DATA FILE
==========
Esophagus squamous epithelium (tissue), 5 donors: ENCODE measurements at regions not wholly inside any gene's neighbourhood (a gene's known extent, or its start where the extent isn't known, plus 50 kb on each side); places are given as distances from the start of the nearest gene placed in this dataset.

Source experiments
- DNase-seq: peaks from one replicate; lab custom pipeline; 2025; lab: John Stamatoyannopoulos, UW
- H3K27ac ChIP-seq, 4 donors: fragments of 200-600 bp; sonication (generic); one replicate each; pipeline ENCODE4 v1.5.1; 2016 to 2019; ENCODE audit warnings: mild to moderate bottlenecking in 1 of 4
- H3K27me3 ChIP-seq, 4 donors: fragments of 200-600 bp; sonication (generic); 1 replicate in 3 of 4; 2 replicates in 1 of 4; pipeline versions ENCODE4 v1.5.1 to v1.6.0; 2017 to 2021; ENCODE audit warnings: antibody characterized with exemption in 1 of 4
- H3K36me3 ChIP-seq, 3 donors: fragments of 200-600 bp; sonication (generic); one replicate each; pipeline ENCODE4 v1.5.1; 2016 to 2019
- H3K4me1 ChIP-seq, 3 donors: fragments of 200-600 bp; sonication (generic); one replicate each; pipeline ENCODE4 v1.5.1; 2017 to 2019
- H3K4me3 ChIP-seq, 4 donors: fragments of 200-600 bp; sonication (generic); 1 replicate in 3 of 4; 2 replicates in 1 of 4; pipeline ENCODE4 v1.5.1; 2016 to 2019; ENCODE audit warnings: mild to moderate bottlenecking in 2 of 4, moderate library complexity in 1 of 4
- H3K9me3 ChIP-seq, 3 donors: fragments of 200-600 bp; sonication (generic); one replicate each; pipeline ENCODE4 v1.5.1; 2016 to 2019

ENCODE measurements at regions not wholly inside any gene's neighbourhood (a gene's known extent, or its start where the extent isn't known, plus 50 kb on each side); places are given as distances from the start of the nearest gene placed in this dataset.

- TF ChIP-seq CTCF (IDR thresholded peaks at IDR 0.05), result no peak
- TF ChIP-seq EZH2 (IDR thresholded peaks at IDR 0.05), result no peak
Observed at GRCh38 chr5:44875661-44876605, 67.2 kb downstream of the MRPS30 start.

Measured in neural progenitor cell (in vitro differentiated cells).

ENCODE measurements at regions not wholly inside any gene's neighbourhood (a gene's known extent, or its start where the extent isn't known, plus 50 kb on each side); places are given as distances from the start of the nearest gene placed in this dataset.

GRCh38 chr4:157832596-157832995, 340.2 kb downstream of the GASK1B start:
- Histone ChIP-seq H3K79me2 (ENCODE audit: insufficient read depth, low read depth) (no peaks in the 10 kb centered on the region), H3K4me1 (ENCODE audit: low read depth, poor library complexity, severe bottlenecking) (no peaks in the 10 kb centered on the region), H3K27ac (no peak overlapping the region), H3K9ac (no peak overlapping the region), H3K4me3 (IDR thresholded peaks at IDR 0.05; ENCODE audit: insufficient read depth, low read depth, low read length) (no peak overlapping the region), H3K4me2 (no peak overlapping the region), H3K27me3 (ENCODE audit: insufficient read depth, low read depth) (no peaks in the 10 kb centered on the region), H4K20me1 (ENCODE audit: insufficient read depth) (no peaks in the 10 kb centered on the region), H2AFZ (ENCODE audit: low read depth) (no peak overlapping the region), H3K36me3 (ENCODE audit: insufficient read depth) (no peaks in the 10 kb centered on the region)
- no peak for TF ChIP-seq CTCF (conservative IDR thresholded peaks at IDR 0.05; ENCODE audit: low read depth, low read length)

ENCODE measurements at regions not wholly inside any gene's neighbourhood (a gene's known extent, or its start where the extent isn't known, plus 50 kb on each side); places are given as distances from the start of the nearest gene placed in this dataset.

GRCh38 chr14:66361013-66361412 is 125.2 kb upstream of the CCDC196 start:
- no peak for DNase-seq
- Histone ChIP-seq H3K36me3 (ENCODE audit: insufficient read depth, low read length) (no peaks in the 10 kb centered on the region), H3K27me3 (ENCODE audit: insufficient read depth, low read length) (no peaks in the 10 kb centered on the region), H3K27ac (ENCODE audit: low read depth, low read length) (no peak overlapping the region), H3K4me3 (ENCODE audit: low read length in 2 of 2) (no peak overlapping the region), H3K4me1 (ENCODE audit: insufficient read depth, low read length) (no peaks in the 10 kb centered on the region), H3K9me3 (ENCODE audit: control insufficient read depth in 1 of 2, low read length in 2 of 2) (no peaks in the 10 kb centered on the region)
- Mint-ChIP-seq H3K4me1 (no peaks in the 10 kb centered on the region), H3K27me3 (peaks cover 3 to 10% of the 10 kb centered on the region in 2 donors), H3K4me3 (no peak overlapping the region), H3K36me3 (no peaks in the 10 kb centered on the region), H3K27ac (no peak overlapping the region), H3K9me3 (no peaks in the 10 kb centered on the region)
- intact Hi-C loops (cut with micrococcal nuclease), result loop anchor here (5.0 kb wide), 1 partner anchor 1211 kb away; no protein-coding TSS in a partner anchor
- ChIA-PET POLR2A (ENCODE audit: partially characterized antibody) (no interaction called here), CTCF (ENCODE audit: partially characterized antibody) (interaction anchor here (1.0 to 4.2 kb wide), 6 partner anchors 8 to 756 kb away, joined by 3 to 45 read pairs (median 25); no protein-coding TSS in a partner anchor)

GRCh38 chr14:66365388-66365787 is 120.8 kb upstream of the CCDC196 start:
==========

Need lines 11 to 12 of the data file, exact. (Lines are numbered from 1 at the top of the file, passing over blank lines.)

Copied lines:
- TF ChIP-seq CTCF (IDR thresholded peaks at IDR 0.05), result no peak
- TF ChIP-seq EZH2 (IDR thresholded peaks at IDR 0.05), result no peak